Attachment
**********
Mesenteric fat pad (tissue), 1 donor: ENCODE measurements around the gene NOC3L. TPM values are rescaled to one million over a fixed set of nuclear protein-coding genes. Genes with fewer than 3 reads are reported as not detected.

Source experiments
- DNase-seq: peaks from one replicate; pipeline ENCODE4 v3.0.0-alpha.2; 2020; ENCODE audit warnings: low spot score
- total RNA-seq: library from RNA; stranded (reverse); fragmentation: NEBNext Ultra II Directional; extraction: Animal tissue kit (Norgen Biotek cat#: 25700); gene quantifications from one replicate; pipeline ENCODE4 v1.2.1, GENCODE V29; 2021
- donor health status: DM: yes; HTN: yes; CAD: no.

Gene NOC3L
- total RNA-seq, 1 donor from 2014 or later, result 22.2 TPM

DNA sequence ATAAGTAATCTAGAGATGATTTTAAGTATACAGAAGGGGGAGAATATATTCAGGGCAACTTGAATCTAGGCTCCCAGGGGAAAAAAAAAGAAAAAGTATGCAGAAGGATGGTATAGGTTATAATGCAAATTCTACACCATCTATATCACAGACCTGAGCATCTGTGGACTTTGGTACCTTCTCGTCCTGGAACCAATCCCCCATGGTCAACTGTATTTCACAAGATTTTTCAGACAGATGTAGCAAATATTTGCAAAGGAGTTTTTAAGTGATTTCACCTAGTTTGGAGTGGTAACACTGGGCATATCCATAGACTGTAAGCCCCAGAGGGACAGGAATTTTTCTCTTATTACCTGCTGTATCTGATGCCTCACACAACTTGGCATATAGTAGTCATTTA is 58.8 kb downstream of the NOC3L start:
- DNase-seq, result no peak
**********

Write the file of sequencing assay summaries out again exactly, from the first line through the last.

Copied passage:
Mesenteric fat pad (tissue), 1 donor: ENCODE measurements around the gene NOC3L. TPM values are rescaled to one million over a fixed set of nuclear protein-coding genes. Genes with fewer than 3 reads are reported as not detected.

Source experiments
- DNase-seq: peaks from one replicate; pipeline ENCODE4 v3.0.0-alpha.2; 2020; ENCODE audit warnings: low spot score
- total RNA-seq: library from RNA; stranded (reverse); fragmentation: NEBNext Ultra II Directional; extraction: Animal tissue kit (Norgen Biotek cat#: 25700); gene quantifications from one replicate; pipeline ENCODE4 v1.2.1, GENCODE V29; 2021
- donor health status: DM: yes; HTN: yes; CAD: no.

Gene NOC3L
- total RNA-seq, 1 donor from 2014 or later, result 22.2 TPM

DNA sequence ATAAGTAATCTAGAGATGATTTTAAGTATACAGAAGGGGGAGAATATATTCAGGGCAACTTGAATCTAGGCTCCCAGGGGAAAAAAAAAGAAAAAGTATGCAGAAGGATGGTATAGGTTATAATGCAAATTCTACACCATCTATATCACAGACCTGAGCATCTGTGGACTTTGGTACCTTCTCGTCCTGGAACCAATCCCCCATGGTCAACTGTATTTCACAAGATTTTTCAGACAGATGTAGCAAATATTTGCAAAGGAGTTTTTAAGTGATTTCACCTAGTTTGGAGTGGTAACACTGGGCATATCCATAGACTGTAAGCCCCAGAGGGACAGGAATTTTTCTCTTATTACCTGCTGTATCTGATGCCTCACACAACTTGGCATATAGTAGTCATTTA is 58.8 kb downstream of the NOC3L start:
- DNase-seq, result no peak